Forgiving the  World

Forgiving the  World

Forgiveness is one of the central themes of A Course in Miracles and most of the teachings on it are in harmony with the statements of Jesus from the New Testament.

It registers with most people that if we hold ill feelings toward another that love cannot manifest. This will cause great interference with communication with the Holy Spirit.

On the other hand, something I had difficulty in relating to was the advice of the Course for us to forgive inorganic and non-human things that have no conscious intent to do us harm. There are numerous occasions when the Course tells us to forgive the world itself, such as:

“Unto us the aim is given to forgive the world. It is the goal that God has given us.”

It is easy to understand why we need to forgive fellow humans for they are consciously aware of what they are doing. If someone calls you an idiot then there arises a need to forgive because of the offense that can be taken.

But the world and the inorganic things in it do not attack us, neither do they have the consciousness to do so.

So, the question I had for many years was how am I supposed to forgive a world which I have never seen attack me and to which I hold no grievance or ill feelings?

How to Forgive a Rock

Most seasoned students of A Course in Miracles understand the basic principle of forgiveness as explained in the text.

We are taught that the standard way of looking at it is in error, which is this:

When an offense or an attack is made the person overlooks the act from a standpoint of superiority, taking pity on the offender. But the Course says this:

“Forgiveness is not pity, which but seeks to pardon what it thinks to be the truth. Good cannot be returned for evil, for forgiveness does not first establish sin and then forgive it. Who can say and mean, ‘My brother, you have injured me, and yet, because I am the better of the two, I pardon you my hurt.’ His pardon and your hurt cannot exist together. One denies the other and must make it false.” T-27.II.2

Contrary to orthodox thinking the Course teaches that with true forgiveness we recognize there is nothing to forgive:

“He will teach you to remember that forgiveness is not loss, but your salvation. And that in complete forgiveness, in which you recognize that there is nothing to forgive, you are absolved completely.” T-15.VIII.1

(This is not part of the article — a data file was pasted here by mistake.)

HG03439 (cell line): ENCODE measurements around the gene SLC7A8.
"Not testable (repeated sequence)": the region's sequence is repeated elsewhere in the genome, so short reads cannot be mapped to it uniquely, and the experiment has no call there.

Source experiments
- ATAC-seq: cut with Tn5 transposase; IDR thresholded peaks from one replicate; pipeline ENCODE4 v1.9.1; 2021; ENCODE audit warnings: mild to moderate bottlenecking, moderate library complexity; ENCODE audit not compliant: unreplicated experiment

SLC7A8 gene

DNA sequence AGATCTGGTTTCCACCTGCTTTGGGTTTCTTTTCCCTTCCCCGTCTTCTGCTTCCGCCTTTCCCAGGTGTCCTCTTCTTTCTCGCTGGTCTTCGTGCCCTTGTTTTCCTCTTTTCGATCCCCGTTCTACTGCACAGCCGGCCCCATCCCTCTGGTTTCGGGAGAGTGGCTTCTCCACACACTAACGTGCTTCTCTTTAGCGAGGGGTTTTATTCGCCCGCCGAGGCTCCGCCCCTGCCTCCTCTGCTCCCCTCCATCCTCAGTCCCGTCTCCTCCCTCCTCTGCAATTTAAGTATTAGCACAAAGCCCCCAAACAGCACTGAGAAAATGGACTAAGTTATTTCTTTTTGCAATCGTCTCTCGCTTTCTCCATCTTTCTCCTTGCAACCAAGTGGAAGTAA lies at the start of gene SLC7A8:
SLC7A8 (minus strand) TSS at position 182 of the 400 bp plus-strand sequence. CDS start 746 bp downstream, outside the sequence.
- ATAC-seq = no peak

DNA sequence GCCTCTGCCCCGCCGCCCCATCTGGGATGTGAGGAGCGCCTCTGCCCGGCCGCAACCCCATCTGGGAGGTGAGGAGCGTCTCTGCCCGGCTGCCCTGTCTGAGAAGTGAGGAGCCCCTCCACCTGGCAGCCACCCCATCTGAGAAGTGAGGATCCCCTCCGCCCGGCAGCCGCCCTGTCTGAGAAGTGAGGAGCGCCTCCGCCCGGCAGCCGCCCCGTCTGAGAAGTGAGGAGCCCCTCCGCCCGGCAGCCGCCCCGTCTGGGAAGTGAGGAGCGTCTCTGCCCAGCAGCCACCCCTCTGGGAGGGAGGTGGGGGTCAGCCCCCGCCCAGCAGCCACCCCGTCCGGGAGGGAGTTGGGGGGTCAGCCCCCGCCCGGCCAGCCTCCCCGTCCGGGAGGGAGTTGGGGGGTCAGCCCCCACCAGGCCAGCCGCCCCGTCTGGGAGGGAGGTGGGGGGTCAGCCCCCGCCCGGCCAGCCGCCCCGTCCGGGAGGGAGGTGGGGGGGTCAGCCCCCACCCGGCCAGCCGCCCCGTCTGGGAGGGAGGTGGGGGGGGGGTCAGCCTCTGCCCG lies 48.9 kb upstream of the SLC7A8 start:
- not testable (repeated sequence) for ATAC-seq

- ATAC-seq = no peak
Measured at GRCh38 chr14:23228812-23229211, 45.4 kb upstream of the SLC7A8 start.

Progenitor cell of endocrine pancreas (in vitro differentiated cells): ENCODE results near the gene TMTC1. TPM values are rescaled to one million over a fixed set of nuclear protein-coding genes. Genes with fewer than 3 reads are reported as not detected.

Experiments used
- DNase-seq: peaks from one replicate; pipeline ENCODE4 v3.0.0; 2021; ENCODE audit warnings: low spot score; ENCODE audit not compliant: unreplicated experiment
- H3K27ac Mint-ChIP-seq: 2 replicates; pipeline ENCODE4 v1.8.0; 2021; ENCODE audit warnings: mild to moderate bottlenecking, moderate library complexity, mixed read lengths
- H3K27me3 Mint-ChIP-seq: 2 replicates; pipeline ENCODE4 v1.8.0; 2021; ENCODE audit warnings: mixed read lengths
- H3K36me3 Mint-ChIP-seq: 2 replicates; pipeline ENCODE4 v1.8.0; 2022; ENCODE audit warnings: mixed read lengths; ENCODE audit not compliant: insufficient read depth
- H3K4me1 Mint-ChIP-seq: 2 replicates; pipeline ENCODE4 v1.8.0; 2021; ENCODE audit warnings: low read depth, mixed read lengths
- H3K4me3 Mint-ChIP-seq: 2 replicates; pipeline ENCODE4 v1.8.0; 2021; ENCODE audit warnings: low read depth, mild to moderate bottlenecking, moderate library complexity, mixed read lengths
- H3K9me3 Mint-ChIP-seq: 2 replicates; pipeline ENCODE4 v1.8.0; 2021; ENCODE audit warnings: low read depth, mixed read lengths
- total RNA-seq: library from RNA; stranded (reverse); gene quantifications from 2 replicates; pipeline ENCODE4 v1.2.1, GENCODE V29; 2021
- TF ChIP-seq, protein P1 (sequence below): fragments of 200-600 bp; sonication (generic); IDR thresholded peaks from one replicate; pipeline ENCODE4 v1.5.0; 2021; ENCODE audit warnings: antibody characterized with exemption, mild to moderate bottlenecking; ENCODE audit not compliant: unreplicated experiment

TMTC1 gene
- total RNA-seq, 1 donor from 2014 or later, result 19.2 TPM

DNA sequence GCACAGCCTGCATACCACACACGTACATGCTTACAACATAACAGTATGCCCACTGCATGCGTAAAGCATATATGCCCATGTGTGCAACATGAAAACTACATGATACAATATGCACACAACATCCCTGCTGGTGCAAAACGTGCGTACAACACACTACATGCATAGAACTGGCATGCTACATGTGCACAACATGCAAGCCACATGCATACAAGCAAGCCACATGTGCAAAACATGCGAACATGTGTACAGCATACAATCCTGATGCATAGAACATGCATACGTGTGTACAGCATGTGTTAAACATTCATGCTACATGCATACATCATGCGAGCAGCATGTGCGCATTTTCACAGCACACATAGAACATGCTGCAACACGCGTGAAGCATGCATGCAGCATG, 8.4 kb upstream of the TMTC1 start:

Whether you see forgiveness in the orthodox way or the Course way, some acts certainly present a challenge. Suppose someone kicks your dog, hurts your child or even kills a loved one? Just telling yourself that nothing happened or there is nothing to forgive doesn’t always prevent grievances from occurring, yet this is the ideal to which a student will aspire.

We generally know when forgiveness is necessary because some type of grievance will surface. The great benefit of true forgiveness is that a grievance will disappear.

With people in general, forgiveness and grievances are associated with living people and relationships, but as it does with many concepts, the Course gives a twist of meaning that is different than anything we find in our dictionaries. Forgiveness is no exception for it expands its application beyond human relationships to the world at large and tells us to “forgive the world, that it may be healed along with me.” W-pI.82.1

It talks a number of times about forgiving the world which is essential to seeing the real world:

“The real world is attained simply by the complete forgiveness of the old, the world you see without forgiveness.” T-17.II.5

In discussing the world, the Course seems to use the same definition as is used by our dictionaries. The Oxford Dictionary defines the world as “the earth, with all its countries, peoples and natural features.”